such as, prednisone, prednisolone, and probably methylprednisolone (Medrol). But others do reach the baby and are used ONLY when it is necessary to treat the baby as well. For example, these medications might be used to help the lungs mature more rapidly if the baby will be premature: dexamethasone (Decadrol, Hexadrol), betamethasone (Celestone), A small dose of aspirin is safe and is often used to protect against toxemia.
    Preliminary reports suggest that azathioprine (Imuran) and hydroxychloroquine (Plaquenil) do not harm babies, but the final word is not yet in on these: Cyclophosphamide (Cytoxan) is definitely harmful if taken during the first three months of pregnancy!
    With reference to your heart: Women with a history of heart disease are likely to experience pregnancy complications. Being pregnant necessarily changes your heart and blood vessels as your body adapts to the needs of being pregnant. As pregnancy progresses, blood pressure decreases as the amount of blood in the body increases to accommodate both mother and growing fetus. The strain from these changes, in combination with pre-existing heart problems, can lead to serious symptoms such as shortness of breath, headache, loss of concentration, fatigue, and chest pain. If you have been medicated for your heart disease prior to becoming pregnant, you will want to work with your doctor to make sure your medicines are safe to use during pregnancy. Additionally, the extra strain on the heart and circulatory system caused by being pregnant can be minimized by taking steps to reduce anxiety and stress, resting, avoiding strenuous activity and heat, taking iron supplements to prevent anemia (decreased ability of the blood to carry oxygen), and by becoming aware of the signs of heart failure (which include breathing difficulties, tiredness, and coughing fits). The strain of pregnancy can also cause heart problems such as heart murmurs, arrhythmias, and high blood pressure to develop even when such problems were not previously apparent. Heart murmurs and arrhythmias are complications of pregnancy which do not generally require treatment. However, high blood pressure needs to be taken seriously because it may indicate the onset of pre-eclampsia, a condition requiring immediate medical attention.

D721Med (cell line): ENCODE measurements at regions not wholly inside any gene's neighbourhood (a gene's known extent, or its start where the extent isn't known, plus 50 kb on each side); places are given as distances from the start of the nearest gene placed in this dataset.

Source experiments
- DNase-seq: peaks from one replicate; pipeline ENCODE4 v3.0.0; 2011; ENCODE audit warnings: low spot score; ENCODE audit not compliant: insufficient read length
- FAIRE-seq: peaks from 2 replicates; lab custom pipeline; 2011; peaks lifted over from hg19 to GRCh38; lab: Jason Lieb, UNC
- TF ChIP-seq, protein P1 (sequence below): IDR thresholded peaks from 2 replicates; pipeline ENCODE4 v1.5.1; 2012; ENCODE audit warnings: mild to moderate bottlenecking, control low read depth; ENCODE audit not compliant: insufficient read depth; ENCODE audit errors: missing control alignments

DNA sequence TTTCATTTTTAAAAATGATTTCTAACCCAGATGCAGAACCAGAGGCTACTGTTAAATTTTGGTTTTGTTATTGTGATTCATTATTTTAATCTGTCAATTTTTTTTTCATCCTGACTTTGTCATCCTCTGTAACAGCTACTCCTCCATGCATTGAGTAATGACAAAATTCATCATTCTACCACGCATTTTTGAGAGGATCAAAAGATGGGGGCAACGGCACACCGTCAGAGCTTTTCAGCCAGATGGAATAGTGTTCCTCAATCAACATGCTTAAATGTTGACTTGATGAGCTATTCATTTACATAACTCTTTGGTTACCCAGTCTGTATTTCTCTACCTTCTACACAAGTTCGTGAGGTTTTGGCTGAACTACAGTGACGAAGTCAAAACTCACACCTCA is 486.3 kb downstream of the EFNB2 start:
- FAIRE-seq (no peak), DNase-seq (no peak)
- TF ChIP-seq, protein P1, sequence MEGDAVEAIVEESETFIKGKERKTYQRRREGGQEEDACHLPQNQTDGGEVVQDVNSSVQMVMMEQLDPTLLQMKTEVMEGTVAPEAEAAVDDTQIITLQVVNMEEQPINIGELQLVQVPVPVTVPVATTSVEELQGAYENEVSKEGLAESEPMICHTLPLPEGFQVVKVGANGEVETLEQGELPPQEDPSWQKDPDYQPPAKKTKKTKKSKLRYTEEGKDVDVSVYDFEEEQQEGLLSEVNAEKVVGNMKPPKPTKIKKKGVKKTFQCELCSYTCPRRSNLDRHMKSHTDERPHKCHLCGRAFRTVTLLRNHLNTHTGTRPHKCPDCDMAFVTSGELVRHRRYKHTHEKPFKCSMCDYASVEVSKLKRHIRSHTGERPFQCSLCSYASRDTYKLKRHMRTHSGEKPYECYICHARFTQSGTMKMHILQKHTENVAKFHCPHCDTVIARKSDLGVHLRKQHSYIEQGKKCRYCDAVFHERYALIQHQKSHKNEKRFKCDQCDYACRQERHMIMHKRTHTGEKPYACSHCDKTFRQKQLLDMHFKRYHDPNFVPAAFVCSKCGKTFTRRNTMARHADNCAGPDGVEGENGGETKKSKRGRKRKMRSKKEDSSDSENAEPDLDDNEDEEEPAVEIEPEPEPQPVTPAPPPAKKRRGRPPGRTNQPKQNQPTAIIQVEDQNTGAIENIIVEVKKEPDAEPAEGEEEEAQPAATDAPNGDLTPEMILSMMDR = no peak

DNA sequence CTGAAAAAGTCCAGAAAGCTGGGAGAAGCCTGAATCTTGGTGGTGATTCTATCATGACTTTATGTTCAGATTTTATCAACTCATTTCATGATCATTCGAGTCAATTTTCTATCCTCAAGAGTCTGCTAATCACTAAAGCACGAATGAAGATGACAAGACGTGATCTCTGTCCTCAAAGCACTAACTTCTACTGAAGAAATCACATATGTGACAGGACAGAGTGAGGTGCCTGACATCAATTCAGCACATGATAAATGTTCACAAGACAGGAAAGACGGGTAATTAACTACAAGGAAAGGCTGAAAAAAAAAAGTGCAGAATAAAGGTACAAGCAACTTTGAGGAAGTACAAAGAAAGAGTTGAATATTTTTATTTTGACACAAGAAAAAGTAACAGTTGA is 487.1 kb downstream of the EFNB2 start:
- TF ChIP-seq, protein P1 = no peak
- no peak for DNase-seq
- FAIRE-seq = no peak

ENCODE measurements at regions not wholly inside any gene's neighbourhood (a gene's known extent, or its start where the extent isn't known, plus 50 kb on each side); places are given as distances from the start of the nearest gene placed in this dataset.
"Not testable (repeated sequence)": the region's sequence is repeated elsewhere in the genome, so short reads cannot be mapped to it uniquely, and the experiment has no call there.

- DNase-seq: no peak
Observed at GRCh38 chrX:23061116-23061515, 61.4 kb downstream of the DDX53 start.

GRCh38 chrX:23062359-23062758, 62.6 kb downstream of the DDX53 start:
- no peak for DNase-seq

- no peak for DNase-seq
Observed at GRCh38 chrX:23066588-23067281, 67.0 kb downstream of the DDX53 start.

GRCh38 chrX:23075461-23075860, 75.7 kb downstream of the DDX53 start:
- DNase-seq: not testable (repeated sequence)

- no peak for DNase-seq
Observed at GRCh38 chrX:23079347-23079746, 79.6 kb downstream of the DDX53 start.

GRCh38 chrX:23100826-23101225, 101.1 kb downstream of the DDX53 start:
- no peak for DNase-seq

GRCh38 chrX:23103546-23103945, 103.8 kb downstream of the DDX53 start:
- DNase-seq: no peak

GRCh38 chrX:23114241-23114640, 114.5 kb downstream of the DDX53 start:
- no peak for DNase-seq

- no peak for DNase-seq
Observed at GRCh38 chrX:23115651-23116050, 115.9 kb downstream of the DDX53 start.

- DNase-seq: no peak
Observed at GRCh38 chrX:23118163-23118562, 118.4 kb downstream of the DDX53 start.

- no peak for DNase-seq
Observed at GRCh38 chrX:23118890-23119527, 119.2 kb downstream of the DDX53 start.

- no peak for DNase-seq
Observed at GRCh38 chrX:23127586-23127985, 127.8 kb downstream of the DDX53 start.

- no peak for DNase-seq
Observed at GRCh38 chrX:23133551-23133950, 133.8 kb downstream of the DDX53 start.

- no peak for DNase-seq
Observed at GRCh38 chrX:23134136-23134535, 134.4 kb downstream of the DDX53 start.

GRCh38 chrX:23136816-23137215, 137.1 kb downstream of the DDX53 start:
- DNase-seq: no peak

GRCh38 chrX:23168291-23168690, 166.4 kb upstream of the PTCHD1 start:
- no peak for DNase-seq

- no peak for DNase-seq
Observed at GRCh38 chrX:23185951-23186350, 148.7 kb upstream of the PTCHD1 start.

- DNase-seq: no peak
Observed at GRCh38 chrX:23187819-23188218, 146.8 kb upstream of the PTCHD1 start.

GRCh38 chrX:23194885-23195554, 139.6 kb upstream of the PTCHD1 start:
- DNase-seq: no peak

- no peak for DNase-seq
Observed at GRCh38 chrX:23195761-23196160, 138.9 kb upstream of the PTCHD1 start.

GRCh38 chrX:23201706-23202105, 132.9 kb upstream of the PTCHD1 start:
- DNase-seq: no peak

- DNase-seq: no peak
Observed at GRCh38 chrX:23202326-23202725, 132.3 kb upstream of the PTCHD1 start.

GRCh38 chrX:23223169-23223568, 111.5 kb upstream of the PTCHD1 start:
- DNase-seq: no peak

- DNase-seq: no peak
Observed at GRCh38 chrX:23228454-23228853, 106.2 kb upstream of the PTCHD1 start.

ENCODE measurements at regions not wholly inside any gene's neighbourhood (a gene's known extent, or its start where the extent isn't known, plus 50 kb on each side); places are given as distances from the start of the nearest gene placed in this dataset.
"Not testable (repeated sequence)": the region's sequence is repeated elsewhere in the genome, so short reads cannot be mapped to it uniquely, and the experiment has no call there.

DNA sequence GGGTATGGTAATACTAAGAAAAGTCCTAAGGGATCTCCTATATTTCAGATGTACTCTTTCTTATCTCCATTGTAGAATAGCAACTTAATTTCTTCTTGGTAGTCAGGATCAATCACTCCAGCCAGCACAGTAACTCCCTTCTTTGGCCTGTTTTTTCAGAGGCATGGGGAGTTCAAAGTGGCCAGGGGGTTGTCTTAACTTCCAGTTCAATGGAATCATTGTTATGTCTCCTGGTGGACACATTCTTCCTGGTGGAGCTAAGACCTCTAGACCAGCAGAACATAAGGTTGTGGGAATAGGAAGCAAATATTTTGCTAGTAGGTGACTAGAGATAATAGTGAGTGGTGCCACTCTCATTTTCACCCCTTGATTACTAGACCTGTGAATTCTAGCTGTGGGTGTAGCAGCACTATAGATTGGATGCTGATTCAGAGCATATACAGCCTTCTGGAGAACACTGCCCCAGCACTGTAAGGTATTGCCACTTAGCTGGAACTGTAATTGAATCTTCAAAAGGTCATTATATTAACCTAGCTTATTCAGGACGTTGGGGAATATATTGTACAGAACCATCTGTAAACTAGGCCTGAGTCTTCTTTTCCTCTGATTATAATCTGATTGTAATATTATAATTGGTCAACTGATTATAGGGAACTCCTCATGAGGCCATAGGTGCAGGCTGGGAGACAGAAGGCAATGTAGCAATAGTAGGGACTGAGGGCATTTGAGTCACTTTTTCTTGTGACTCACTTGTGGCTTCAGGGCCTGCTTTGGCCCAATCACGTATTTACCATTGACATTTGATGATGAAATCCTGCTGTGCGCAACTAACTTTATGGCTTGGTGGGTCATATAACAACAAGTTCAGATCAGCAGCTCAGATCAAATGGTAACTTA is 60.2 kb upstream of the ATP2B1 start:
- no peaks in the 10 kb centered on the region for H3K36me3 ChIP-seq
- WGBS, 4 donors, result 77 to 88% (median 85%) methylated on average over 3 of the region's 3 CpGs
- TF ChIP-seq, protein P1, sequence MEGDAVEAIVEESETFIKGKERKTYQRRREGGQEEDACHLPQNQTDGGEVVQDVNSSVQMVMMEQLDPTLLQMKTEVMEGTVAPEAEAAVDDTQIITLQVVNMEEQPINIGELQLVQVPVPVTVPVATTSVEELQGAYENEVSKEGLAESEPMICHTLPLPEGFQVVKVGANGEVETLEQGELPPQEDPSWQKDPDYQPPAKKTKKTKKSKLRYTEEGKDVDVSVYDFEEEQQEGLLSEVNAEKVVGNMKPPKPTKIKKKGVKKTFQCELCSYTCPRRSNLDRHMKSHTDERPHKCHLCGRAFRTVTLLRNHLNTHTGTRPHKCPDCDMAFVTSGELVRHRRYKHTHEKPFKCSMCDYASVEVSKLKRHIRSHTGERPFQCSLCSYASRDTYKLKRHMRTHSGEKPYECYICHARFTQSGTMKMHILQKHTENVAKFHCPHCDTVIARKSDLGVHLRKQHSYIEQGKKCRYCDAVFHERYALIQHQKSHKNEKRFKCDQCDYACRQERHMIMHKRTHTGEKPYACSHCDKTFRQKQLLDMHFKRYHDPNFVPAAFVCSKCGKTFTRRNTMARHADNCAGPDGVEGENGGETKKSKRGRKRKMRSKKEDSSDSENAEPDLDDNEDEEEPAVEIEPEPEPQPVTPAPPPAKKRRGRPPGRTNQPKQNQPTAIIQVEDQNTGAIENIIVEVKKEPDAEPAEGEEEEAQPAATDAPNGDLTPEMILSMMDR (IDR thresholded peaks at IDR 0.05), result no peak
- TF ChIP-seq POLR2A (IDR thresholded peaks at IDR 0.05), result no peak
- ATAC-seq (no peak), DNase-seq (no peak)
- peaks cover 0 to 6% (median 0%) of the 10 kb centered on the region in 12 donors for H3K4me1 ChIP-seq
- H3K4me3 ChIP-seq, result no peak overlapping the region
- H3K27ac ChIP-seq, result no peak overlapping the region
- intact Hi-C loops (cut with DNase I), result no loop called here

Perhaps someone else will also have some suggestions for you and some information that you should be aware of.
    I wish you the best, including a happy and healthy baby!!
    Peace and Blessings
    Saysusie

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    SAysusie
    Thanks as always for an informative and caring post. Excellent to know. I will keep you posted.
    All the best Karen

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    Hi Kkelly!

    I hope that you manage to sort everything out with your doctors!

    Let us know how it goes!

    I will pray that you will have a very happy, beautiful and healthy baby and I'm sure that you will!

    Just remember to take care of yourself!

    Keep well and God bless!